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+ Donato Wharton - Body Isolations
+ Svalastog - Woodwork
+ Tim Hecker - Harmony In Ultraviolet
+ Rosy Parlane - Jessamine
+ Jarvis Cocker - The Jarvis Cocker Record
+ Múm - Peel Session
+ Deloris - Ten Lives
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+ Badly Drawn Boy - Born In The U.K.
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+ The Blood Brothers - Young Machetes
+ The Places - Songs For Creeps
+ Camille - Le Fil
+ Wolf Eyes - Human Animal
+ Christina Carter - Electrice
+ The Decemberists - The Crane Wife
+ Junior Boys - So This Is Goodbye
+ Various Artists - Musics In The Margin
+ Rafael Toral - Space
+ Bob Dylan - Modern Times
+ Excepter - Alternation
+ Chris Thile - How To Grow A Woman From The Ground
+ Brad Mehldau - Live in Japan
+ M Ward - Post-War
+ Various Artists - Touch 25
+ The Mountain Goats - Get Lonely
+ The White Birch - Come Up For Air
+ Camera Obscura - Let's Get Out of This Country
+ Coachwhips - Double Death
+ Various Artists - Tibetan And Bhutanese Instrumental And Folk Music, Volume 2
+ Giuseppe Ielasi - Giuseppe Ielasi
+ Cex - Actual Fucking
+ Sufjan Stevens - The Avalanche
+ Leafcutter John - The Forest And The Sea
+ Carla Bozulich - Evangelista
+ Barbara Morgenstern - The Grass Is Always Greener
+ Robin Guthrie - Continental
+ Peaches - Impeach My Bush
+ Oakley Hall - Second Guessing
+ Klee - Honeysuckle
+ The Court & Spark - Hearts
+ TV On The Radio - Return To Cookie Mountain
+ Awesome Color - Awesome Color
+ Jenny Wilson - Love And Youth
+ Asobi Seksu - Citrus
+ Marsen Jules - Les Fleurs
+ The Moore Brothers - Murdered By The Moore Brothers
+ Regina Spektor - Begin To Hope
+ The 1900s - Plume Delivery EP
+ Alejandro Escovedo - The Boxing Mirror
+ Function - The Secret Miracle Fountain
+ Sonic Youth - Rather Ripped
+ Loscil - Plume
+ Boris - Pink
+ Deadboy And The Elephantmen - We Are Night Sky
+ Glissandro 70 - Glissandro 70
+ Calexico - Garden Ruin (Review #2)
+ Calexico - Garden Ruin (Review #1)
+ The Flaming Lips - At War With The Mystics
+ The Glass Family - Sleep Inside This Wheel
+ Various Artists - Songs For Sixty Five Roses
+ The Fiery Furnaces - Bitter Tea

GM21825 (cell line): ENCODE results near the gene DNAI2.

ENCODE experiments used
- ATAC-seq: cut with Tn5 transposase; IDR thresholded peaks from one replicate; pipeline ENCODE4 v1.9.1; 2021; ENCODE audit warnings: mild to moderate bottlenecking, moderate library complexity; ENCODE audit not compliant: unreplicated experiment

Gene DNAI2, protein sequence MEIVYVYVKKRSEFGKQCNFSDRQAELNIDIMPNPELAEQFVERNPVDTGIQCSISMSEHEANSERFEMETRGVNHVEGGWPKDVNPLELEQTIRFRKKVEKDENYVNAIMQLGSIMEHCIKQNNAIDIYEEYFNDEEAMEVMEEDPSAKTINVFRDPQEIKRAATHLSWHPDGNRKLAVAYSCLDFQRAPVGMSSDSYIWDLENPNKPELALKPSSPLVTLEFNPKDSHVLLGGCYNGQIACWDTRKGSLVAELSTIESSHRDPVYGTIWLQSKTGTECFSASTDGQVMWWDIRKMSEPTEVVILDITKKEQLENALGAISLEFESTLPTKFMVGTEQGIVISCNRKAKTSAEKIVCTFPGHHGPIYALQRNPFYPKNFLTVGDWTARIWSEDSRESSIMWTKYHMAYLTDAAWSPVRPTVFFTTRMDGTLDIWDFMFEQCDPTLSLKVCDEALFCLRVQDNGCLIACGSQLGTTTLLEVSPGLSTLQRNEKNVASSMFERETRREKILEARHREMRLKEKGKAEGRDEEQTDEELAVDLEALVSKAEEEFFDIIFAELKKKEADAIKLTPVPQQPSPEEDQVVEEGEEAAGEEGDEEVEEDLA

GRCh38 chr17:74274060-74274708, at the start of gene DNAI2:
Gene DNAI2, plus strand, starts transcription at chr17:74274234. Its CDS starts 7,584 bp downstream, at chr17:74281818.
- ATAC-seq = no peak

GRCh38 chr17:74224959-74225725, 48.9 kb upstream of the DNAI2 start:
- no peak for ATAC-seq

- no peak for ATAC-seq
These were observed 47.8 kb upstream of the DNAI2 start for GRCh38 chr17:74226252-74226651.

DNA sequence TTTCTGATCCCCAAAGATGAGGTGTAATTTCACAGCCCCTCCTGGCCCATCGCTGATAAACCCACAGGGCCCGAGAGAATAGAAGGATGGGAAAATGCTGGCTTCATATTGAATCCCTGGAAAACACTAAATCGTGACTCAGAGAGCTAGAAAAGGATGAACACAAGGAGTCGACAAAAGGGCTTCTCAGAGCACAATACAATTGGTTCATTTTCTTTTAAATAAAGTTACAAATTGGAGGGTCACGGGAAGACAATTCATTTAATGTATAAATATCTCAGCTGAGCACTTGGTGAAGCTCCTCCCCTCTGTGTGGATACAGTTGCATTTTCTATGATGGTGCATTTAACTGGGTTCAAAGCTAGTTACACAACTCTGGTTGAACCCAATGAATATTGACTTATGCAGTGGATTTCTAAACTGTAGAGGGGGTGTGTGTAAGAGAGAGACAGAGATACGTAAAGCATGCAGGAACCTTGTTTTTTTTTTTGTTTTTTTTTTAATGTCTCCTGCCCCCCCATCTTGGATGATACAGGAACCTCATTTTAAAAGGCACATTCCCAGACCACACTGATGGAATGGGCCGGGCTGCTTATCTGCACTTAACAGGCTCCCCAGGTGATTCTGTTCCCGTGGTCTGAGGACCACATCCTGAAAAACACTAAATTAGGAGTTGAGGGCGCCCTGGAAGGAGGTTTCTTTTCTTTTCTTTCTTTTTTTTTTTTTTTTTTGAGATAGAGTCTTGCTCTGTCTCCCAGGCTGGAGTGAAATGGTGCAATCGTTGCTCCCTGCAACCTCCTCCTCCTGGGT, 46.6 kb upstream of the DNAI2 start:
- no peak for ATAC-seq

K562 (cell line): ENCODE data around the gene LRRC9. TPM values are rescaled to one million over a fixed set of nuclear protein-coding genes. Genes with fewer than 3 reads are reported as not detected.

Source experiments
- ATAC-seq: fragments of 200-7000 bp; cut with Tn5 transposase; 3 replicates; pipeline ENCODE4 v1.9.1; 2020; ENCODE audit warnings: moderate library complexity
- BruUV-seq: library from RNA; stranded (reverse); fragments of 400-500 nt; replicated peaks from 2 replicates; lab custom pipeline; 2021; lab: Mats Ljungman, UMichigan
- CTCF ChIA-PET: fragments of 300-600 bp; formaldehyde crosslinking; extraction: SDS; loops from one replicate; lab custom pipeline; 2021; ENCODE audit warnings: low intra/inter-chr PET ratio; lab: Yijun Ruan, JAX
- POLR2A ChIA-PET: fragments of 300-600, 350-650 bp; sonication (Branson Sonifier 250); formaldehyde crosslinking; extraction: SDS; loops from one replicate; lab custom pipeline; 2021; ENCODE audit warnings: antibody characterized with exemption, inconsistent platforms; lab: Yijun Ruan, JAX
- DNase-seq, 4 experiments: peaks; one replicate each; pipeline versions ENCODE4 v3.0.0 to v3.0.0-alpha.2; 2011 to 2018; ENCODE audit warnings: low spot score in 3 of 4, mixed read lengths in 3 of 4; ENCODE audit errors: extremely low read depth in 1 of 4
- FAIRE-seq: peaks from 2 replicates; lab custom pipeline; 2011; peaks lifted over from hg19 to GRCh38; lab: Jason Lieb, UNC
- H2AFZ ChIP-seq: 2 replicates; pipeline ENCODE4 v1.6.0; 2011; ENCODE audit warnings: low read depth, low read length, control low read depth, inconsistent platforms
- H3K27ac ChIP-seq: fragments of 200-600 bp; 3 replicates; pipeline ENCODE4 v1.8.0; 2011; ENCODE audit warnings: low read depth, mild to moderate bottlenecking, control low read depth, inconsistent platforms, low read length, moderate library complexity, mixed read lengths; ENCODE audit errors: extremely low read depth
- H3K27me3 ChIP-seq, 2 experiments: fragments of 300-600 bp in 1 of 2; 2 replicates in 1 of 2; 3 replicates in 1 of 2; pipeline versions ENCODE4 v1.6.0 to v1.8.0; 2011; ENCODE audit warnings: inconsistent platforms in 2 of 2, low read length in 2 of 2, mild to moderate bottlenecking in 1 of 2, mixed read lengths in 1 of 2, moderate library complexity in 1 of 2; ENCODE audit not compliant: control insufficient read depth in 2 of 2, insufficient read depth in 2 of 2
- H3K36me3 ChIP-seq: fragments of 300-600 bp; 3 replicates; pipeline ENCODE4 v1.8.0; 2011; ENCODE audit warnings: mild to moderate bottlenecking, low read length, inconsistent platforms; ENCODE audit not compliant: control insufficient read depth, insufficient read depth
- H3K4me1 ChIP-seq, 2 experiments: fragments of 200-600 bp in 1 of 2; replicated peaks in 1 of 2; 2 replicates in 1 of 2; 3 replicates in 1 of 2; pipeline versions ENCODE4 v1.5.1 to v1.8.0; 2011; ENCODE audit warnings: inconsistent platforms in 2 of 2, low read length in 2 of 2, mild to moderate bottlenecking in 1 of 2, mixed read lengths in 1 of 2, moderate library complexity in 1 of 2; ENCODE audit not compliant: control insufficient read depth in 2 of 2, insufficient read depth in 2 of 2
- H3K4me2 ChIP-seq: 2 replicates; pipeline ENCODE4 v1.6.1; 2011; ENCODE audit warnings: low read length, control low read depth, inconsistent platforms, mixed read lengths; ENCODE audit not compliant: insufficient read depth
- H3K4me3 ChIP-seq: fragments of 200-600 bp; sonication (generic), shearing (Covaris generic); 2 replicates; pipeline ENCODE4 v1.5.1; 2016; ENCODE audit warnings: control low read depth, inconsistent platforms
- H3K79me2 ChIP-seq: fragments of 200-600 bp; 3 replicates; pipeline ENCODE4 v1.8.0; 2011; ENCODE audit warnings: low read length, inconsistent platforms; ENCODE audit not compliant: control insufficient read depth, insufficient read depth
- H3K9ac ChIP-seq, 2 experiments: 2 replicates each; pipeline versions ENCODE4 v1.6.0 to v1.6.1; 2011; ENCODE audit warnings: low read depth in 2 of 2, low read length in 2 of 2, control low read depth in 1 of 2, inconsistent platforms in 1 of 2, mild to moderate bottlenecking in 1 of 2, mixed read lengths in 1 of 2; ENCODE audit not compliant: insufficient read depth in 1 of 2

+ Motorpsycho - Black Hole/Blank Canvas
+ The Red Krayola - Introduction
+ Metal Hearts - Socialize
+ American Princes - Less And Less
+ Sondre Lerche And The Faces Down Quartet - Duper Sessions
+ Supersilent - 7
+ Band Of Horses - Everything All The Time
+ Dudley Perkins - Expressions
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+ Espers - II
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44.1 kHz Archive

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Cold Cold Water EP

After the quirky sweet pluck of You Think It's Like This, But Really It's Like This, hearing Mirah's latest EP is a trip into a different frontier. Literally. The armed cowgirl on the cover, cocking her gun from the back of a galloping horse, clues us in to the runaway sound of the EP's title track, while the blurb inside describes Cold Cold Water as a "hell-for-leather Western tragedy; masked cowgirl tells of lawless heartbreak in her own words. With embellishments of famous open-range rustler Phil Elvirum [the producer]."

The sleeve's allusion to cinema isn't too farfetched — "Cold Cold Water" unfolds like an epic tale, and the many "excerpts" from the song that book-end the EP work like a behind-the-scenes peek at how the narrative was constructed. This may seem like a cynical move to plump up the track listing (there are 12 "songs" on the EP), as some of the individual song segments are extremely short — Track 11 is 24 seconds of dirgy bass and percussion isolated from "Cold Cold Water"'s body. Track 12 notches up a mere 46 seconds, but it's 46 seconds brimming with diversion and drama — furious handclaps, marching-drum fervor, soaring voices and theatrical strains of violin. Most of the "excerpts" do illuminate and highlight the intense stagework of "Cold Cold Water" as a whole.

As for the song itself, it kicks off with a deceptive calm: "I saddled up my pony right/ and rode into the ghostly night," Mirah sings over a lazy strum, before the stampede of percussion and violin swells greets the listener head-on. A morose organ serenade is truncated by the monumental pounding of drums; sweet plucking turns into engine drones, and the mammoth charge of horses is evoked once more through the storming drums and violins. Mirah illustrates her melodramatic tale with gunfire-like handclaps, charged yells, high-stakes violin melancholy, and a percussion section as cutting, intense and well synthesized as a war strategy.

In contrast to the symphonic thunder and intricate tension of "Cold Cold Water," the two other songs (yes, actual songs) on this EP are acoustic numbers with the winsome Mirah hooks — the lo-fi hi-melody trademark that was minted so finely on You Think It's Like This, But Really It's Like This. If anything bundles the disparate-sounding set together, it's Mirah's emphatic, gorgeous vocals. The title track, however, is the one that really leaves you besieged. Watch that gunsmoke.

by Lee Tran Lam

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